For the last six years, Ivory Coast's government-controlled south and rebel-controlled north have held together thanks to a fragile cease-fire. Everyone's greatest fear since the cease-fire was signed was that it would break -- that the tiniest escalation could bring the country back into the brutal civil war it endured between the two sides throughout the first half of the decade.
Early Thursday morning, the cease-fire broke in Ivory Coast's interior. The government forces and the rebel forces -- known as the Forces Nouvelles -- started shooting. And they haven't really stopped since then. This morning, the Forces Nouvelles seized a government- controlled town.
The fighting in the countryside is a manifestation of escalating political conflict in the Abidjan. Outgoing President Laurent Gbagbo (backed by government troops) remains staunchly unwilling to step down to the internationally recognized election winner, Alassane Ouattara (backed by the Forces Nouvelles). On the streets and in the neighborhoods of Abidjan, things are also getting ugly -- or rather uglier. After weeks of rumors and reports that pro-Gbagbo militias were hunting down opposition supporters, now there are signs that the violence cuts both ways. Pro-Ouattara militias -- known to locals as "invisible commandos" -- have risen up in resistance. "Hundreds" of residents were seen streaming out of the neighborhood after overnight clashes.
Not so long ago, the West African community, ECOWAS, was talking about possible military intervention if Gbagbo refused to step down. But these days, there's only talk about a possible unity government between the two rivals -- a terrible idea, if you ask me -- and continued economic sanctions. The international community has done a pretty good job of trying to starve Gbagbo of cash. And in theory it's a good strategy, since much of his support comes from his uncanny ability to keep salaries flowing even in the trickiest times. But Gbagbo is not too easily caged, and is now considering printing his own currency. At the very least, he'll switch all the government accounts from sanctioned banks into hard cash.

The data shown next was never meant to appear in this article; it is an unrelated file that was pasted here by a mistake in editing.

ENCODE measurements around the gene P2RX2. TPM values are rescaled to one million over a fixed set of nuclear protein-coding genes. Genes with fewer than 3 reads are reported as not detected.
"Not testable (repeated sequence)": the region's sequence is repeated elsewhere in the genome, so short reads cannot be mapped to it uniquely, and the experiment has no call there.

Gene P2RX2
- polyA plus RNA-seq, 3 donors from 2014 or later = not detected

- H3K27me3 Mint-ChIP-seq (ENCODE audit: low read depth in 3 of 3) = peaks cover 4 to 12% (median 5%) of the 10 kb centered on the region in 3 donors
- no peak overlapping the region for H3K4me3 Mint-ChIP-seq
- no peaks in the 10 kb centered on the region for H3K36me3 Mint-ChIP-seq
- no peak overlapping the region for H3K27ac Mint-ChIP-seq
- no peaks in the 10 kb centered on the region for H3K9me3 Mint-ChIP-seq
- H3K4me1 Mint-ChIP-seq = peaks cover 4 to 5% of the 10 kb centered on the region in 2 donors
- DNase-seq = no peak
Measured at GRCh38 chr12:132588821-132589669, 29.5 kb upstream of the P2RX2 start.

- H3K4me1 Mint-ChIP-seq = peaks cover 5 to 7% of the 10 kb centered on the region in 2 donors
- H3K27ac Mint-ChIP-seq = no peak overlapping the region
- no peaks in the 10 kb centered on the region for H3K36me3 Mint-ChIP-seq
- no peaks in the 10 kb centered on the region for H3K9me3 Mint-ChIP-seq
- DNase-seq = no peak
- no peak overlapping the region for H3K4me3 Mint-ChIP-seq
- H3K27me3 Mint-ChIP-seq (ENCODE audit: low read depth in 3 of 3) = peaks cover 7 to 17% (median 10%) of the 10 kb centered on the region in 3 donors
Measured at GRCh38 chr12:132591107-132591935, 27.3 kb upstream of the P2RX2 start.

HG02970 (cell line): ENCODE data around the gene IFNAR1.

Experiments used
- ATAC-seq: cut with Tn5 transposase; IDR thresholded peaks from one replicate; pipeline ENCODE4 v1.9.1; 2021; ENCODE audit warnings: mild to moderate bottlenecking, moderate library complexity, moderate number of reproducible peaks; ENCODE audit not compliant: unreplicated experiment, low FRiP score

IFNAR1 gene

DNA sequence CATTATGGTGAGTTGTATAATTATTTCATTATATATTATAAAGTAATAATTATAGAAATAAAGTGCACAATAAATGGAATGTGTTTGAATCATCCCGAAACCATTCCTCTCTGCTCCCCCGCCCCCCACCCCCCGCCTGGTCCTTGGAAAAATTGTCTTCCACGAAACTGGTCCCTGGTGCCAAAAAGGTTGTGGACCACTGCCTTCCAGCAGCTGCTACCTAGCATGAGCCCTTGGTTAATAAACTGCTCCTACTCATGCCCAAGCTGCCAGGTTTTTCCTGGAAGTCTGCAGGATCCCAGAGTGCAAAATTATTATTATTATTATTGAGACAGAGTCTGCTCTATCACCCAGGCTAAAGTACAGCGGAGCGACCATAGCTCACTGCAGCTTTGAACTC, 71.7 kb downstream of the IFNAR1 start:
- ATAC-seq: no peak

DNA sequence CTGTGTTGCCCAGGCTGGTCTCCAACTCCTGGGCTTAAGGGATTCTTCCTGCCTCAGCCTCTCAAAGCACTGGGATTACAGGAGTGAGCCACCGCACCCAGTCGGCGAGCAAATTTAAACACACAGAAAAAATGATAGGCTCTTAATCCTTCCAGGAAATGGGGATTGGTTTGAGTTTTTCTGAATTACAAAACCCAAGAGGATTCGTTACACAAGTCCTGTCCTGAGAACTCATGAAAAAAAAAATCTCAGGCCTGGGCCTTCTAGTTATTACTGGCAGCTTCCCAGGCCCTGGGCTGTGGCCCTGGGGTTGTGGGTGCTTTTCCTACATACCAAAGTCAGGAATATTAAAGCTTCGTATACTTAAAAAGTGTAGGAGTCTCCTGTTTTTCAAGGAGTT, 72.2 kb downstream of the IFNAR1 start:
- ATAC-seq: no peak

As I've written before, this is the trouble with trying to wait out a strongman: You risk the very real chance that he can wait longer than his people can. While Gbagbo is busy finding ways to pay his military, regular Ivorians are getting tired. Shortages of food and cooking oil are now common; a whopping nine out of every 10 bank accounts is now inaccessible due to sanctions and freezes. Some 45,000 people have now fled the country as refugees, and another 39,000 are internally displaced -- 9,000 of whom are all based at a single Catholic mission near the border with Liberia, according to a briefing from the U.N. High Commissioner for Refugees this morning.
Active fighting, refugees, economic crisis -- what other indicators are we waiting for? This is becoming a civil war again, and fast.
SIA KAMBOU/AFP/Getty Images.
As a measure of how bad violence has gotten inside Libya, look to the borders, where tens of thousands have already fled -- and a further 300,000 might be on their way. "It is a biblical exodus," Italian Foreign Minister Franco Frattini told Reuters today. Speaking on BBC News World Service this morning, a representative from the International Red Cross said that his organization was preparing capacity along the border with Tunisia for as many as 10,000 new refugee arrivals today.
This isn't just Libyan nationals; the country is home to 1.5 million immigrants, the International Organization for Migration estimates, many from sub-Saharan Africa. Libya even played host to some 8,000 refugees from places such as Somalia, Eritrea, and Chad. Now, the U.N. refugee agency, UNHCR, says it has "no access" to that population. And those populations may indeed be in danger; tweets this morning from Libya indicate that African immigrants in Libya are afraid to leave their homes, for fear of being mistaken for mercenaries.